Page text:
c) By means of fraudulent machination or grave abuse of authority; and

d) When the offended party is under twelve (12) years of age or is demented, even though none of the circumstances mentioned above be present.

2) By any person who, under any of the circumstances mentioned in paragraph 1 hereof, shall commit an act of sexual assault by inserting his penis into another person's mouth or anal orifice, or any instrument or object, into the genital or anal orifice of another person.

After a careful examination of the case records, this Court holds that the prosecution has established beyond reasonable doubt that accused-appellant is guilty of raping AAA. The trial court also found AAA's testimony credible and supported by evidence:

The candid, straightforward and unrehearsed testimony of victim [AAA] who declared against the bestial acts of the accused on her person and maintained that she was required to hold his penis and thereafter, again, rode on top of her placing his penis on her vagina is corroborated by the unrefuted findings of Dr. Edalin L. Dacula who found that the abrasion and redness in color on the right side of the labia minora is caused by a smooth, soft object. A smooth, soft object is a penis and that the abrasion and redness in color on the right side of the labia minora is caused probably by the friction of the hardened and erected penis of the accused. That was why the victim complained that she felt pain on her vagina.69

The Court of Appeals, likewise, found that AAA's testimony during the direct examination showed that she clearly remembered how accused-appellant committed the crime:



COURT . . . Which come (sic) first, the raping or the masturbating?

WITNESS The raping.

Q How did he rape --- How did the accused rape you?

. . . .

A First, he positioned himself on top of me and then he undressed me, and then he sat on the floor and masturbated. He let me hold his penis, kissed me. On top of me, he kissed me, and he undressed me, sat on the floor and masturbated, and then he let me hold his penis, and then he again positioned himself on top of me.

Q Court. Tell in straight words; answer 'yes' or 'no'. Did he place his penis inside your vagina?

A Yes.

. . . .



Q Did you feel?

A Yes.

Q And what was your feeling?

A Pain

Q What was painful?

A At the side

Q Of what?

A The side of my vagina.

Q Why?

A Because his penis [was] in my vagina.70 (Emphasis in the original)

This Court finds no reason to disturb the findings of the trial court and the Court of Appeals. In People v. Quintos:71

The observance of the witnesses' demeanor during an oral direct examination, cross-examination, and during the entire period that he or she is present during trial is indispensable especially in rape cases because it helps establish the moral conviction that an accused is guilty beyond reasonable doubt of the crime charged. Trial provides judges with the opportunity to detect, consciously or unconsciously, observable cues and microexpressions that could, more than the words said and taken as a whole, suggest sincerity or betray lies and ill will. These important aspects can never be reflected or reproduced in documents and objects used as evidence.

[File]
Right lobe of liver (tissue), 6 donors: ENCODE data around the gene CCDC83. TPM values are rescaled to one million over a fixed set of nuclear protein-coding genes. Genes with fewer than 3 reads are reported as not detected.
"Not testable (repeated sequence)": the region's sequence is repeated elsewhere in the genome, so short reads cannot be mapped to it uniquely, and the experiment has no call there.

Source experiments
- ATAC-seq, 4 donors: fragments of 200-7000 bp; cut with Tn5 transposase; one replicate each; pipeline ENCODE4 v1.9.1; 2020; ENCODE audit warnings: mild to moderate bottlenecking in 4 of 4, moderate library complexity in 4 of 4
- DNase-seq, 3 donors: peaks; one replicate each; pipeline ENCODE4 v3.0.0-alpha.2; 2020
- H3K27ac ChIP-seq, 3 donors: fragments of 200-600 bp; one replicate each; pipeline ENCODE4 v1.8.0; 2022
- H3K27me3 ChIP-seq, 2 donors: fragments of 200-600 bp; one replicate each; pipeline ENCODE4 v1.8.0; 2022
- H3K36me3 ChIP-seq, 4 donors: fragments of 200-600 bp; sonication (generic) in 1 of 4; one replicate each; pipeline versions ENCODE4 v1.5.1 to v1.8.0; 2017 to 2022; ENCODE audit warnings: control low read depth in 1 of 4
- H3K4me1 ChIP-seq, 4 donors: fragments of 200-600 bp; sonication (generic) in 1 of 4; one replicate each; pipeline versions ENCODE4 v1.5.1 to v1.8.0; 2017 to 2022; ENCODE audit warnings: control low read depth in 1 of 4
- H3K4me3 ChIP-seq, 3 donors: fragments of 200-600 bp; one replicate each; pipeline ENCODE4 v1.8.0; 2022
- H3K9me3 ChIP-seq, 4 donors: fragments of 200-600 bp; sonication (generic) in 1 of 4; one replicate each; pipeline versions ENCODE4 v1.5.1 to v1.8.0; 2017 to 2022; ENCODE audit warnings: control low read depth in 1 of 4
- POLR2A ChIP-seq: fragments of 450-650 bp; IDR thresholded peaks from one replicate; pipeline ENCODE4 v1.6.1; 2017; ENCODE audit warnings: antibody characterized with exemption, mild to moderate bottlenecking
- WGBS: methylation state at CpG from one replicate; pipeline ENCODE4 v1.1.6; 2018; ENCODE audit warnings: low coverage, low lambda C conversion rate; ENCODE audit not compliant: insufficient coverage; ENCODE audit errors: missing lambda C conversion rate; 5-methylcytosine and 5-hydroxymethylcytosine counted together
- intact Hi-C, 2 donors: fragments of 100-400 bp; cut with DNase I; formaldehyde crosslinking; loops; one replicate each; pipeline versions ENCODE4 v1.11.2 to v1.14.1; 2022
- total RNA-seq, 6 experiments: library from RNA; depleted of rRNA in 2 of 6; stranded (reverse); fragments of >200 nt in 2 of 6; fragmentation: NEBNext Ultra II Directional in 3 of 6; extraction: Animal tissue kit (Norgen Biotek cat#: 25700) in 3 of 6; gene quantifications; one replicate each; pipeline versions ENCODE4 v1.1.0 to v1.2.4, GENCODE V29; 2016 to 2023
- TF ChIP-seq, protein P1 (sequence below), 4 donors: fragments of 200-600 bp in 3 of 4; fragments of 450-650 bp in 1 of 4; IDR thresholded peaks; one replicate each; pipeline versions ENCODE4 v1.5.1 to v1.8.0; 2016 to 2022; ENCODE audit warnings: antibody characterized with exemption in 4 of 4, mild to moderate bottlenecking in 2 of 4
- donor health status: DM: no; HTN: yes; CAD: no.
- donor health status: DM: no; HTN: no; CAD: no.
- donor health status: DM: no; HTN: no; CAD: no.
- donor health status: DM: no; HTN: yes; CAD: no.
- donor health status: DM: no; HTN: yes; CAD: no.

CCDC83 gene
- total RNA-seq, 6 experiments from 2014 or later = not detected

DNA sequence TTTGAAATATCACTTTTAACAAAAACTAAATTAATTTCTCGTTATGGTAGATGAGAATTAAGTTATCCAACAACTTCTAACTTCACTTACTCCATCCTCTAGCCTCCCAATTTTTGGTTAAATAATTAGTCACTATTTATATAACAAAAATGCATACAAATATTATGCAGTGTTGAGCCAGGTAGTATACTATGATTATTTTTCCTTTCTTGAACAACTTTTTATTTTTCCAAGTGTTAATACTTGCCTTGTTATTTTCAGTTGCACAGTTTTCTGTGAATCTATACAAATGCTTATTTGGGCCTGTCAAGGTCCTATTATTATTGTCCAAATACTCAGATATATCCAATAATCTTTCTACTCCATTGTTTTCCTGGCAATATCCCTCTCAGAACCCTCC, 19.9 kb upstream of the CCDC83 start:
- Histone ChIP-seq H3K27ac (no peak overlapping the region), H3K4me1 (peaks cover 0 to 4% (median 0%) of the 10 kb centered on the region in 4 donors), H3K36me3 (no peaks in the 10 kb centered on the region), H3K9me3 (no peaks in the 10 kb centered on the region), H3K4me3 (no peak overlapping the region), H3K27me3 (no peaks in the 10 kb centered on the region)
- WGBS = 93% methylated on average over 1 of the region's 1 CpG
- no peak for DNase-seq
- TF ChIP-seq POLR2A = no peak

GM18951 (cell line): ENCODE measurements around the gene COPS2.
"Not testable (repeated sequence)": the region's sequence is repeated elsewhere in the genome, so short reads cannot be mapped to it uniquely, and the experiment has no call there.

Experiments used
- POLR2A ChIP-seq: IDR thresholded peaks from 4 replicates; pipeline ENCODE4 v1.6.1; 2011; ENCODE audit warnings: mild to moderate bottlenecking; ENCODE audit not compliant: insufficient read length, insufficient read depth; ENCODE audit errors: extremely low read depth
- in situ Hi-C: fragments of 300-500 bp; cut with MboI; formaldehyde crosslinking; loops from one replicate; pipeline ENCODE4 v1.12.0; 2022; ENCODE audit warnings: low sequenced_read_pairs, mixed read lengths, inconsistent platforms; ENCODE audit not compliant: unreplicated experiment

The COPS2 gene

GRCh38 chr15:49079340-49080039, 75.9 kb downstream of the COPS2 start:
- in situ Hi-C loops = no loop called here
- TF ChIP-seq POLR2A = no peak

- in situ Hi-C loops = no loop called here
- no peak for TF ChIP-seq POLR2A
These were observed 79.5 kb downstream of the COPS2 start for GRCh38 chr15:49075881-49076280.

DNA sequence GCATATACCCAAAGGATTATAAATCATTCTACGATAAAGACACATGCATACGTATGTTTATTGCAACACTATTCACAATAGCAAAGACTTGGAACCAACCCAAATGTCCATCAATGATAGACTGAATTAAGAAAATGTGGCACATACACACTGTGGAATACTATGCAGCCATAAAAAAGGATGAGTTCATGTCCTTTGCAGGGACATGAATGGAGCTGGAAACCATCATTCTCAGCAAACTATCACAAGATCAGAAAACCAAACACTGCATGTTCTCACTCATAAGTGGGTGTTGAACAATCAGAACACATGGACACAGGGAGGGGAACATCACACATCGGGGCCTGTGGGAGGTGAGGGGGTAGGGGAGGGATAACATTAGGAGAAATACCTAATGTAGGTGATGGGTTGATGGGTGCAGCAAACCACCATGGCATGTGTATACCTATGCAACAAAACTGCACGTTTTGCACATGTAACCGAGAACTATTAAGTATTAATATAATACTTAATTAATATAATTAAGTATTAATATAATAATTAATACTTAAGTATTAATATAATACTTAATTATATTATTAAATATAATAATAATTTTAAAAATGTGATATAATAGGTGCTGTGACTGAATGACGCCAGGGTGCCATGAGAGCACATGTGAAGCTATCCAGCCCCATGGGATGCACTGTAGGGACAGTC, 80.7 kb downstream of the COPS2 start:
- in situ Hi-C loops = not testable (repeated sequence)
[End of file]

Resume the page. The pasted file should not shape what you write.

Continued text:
Hence, "[t]he evaluation of the witnesses' credibility is a matter best left to the trial court because it has the opportunity to observe the witnesses and their demeanor during the trial. Thus, the Court accords great respect to the trial court's findings," more so when the Court of Appeals affirmed such findings.72 (Citations omitted)

There is also no merit in accused-appellant's argument that force, intimidation, threat, fraud, or grave abuse of authority was not present. In People v. Gacusan,73 this Court reiterated that "[t]he abuse of moral influence is the intimidation required in rape committed by the common-law father of a minor."74

As to the inclusion of the word "statutory" in the dispositive portion of the trial court Judgment, this Court holds that it was erroneously added by the trial court judge.

In People v. Dalan:75

The gravamen of the offense of statutory rape, as provided for in Article 266-A, paragraph 1 (d) of the Revised Penal Code, as amended, is the carnal knowledge of a woman below 12 years old. To convict an accused of the crime of statutory rape, the prosecution must prove: first, the age of the complainant; second, the identity of the accused; and last but not the least, the carnal knowledge between the accused and the complainant.76 (Citation omitted)